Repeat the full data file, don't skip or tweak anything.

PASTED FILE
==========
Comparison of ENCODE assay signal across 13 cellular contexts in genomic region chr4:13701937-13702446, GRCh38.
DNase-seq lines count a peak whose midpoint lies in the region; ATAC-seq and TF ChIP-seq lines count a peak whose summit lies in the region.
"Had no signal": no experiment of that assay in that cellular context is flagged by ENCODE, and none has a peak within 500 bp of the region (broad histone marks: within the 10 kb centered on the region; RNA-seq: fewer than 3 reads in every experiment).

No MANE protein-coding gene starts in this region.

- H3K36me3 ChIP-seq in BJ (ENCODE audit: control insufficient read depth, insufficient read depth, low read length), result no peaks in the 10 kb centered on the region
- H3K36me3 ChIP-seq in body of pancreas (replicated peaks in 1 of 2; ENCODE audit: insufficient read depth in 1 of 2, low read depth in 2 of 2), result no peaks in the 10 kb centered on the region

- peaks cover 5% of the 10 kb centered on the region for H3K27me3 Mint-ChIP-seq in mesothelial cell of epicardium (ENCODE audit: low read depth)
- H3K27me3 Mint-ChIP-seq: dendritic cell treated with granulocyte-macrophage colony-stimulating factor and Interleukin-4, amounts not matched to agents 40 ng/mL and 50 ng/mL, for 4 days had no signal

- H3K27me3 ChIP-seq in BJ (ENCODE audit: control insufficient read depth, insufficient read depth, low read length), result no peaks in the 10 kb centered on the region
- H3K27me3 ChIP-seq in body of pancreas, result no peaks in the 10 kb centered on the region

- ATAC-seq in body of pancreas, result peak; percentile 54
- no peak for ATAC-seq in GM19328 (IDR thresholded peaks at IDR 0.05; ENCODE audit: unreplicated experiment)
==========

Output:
Comparison of ENCODE assay signal across 13 cellular contexts in genomic region chr4:13701937-13702446, GRCh38.
DNase-seq lines count a peak whose midpoint lies in the region; ATAC-seq and TF ChIP-seq lines count a peak whose summit lies in the region.
"Had no signal": no experiment of that assay in that cellular context is flagged by ENCODE, and none has a peak within 500 bp of the region (broad histone marks: within the 10 kb centered on the region; RNA-seq: fewer than 3 reads in every experiment).

No MANE protein-coding gene starts in this region.

- H3K36me3 ChIP-seq in BJ (ENCODE audit: control insufficient read depth, insufficient read depth, low read length), result no peaks in the 10 kb centered on the region
- H3K36me3 ChIP-seq in body of pancreas (replicated peaks in 1 of 2; ENCODE audit: insufficient read depth in 1 of 2, low read depth in 2 of 2), result no peaks in the 10 kb centered on the region

- peaks cover 5% of the 10 kb centered on the region for H3K27me3 Mint-ChIP-seq in mesothelial cell of epicardium (ENCODE audit: low read depth)
- H3K27me3 Mint-ChIP-seq: dendritic cell treated with granulocyte-macrophage colony-stimulating factor and Interleukin-4, amounts not matched to agents 40 ng/mL and 50 ng/mL, for 4 days had no signal

- H3K27me3 ChIP-seq in BJ (ENCODE audit: control insufficient read depth, insufficient read depth, low read length), result no peaks in the 10 kb centered on the region
- H3K27me3 ChIP-seq in body of pancreas, result no peaks in the 10 kb centered on the region

- ATAC-seq in body of pancreas, result peak; percentile 54
- no peak for ATAC-seq in GM19328 (IDR thresholded peaks at IDR 0.05; ENCODE audit: unreplicated experiment)